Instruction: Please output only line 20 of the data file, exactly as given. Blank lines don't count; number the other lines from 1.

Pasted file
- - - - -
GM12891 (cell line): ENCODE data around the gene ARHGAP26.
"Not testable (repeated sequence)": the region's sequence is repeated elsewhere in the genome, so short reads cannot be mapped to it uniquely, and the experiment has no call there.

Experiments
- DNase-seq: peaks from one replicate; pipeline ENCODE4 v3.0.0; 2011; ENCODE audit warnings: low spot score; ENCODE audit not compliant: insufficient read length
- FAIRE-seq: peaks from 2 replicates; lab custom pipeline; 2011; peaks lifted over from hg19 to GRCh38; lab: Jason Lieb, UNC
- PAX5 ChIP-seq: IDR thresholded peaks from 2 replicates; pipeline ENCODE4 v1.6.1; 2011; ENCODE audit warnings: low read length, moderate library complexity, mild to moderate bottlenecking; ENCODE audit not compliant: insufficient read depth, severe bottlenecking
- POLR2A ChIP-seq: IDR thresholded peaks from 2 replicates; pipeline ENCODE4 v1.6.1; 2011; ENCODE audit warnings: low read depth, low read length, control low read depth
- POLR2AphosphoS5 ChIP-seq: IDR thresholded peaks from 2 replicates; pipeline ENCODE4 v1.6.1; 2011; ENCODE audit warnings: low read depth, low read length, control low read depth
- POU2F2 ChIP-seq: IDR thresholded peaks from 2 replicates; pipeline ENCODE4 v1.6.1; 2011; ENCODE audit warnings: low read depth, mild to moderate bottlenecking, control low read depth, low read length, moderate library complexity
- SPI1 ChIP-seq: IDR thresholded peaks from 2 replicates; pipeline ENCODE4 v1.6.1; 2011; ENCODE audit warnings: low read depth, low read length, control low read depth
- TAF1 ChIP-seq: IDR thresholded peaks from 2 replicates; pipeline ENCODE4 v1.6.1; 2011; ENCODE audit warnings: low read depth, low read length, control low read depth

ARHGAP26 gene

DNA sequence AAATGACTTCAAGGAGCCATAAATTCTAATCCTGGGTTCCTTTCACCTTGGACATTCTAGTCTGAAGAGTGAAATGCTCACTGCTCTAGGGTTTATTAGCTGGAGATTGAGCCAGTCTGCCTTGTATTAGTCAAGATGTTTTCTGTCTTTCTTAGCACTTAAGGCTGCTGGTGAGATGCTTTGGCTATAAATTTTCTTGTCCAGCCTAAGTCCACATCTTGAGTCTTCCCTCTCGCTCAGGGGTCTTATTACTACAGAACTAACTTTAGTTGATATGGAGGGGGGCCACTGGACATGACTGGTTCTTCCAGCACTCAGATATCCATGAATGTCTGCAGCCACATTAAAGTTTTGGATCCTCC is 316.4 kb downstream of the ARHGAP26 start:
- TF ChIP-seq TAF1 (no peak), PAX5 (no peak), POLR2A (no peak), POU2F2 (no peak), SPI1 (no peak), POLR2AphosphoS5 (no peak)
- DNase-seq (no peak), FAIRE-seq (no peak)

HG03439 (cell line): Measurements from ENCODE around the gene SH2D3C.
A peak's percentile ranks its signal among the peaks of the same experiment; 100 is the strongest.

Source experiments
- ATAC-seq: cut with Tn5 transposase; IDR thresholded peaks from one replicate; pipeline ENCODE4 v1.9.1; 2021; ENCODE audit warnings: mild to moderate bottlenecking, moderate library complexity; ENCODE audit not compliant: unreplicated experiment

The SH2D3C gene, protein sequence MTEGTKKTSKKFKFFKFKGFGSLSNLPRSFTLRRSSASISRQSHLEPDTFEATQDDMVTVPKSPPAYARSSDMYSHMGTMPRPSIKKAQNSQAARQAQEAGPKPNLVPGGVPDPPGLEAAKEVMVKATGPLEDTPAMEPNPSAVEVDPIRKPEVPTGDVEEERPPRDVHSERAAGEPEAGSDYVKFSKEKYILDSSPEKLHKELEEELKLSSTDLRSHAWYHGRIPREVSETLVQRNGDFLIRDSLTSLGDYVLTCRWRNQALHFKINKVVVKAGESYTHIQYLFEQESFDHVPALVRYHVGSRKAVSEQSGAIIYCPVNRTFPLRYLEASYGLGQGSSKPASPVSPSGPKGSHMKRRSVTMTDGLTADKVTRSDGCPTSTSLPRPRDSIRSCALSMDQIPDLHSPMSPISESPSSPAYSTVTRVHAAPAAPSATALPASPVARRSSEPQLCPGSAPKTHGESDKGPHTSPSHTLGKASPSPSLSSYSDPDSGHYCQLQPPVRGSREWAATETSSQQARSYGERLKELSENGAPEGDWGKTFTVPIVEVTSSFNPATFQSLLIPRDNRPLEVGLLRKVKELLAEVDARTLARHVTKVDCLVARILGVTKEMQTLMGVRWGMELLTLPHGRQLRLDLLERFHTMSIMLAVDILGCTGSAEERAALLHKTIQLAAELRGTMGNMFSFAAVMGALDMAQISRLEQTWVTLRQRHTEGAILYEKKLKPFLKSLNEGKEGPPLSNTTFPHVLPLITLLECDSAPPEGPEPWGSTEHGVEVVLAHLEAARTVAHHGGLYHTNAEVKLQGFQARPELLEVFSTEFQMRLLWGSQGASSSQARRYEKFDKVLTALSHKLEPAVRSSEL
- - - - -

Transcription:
The SH2D3C gene, protein sequence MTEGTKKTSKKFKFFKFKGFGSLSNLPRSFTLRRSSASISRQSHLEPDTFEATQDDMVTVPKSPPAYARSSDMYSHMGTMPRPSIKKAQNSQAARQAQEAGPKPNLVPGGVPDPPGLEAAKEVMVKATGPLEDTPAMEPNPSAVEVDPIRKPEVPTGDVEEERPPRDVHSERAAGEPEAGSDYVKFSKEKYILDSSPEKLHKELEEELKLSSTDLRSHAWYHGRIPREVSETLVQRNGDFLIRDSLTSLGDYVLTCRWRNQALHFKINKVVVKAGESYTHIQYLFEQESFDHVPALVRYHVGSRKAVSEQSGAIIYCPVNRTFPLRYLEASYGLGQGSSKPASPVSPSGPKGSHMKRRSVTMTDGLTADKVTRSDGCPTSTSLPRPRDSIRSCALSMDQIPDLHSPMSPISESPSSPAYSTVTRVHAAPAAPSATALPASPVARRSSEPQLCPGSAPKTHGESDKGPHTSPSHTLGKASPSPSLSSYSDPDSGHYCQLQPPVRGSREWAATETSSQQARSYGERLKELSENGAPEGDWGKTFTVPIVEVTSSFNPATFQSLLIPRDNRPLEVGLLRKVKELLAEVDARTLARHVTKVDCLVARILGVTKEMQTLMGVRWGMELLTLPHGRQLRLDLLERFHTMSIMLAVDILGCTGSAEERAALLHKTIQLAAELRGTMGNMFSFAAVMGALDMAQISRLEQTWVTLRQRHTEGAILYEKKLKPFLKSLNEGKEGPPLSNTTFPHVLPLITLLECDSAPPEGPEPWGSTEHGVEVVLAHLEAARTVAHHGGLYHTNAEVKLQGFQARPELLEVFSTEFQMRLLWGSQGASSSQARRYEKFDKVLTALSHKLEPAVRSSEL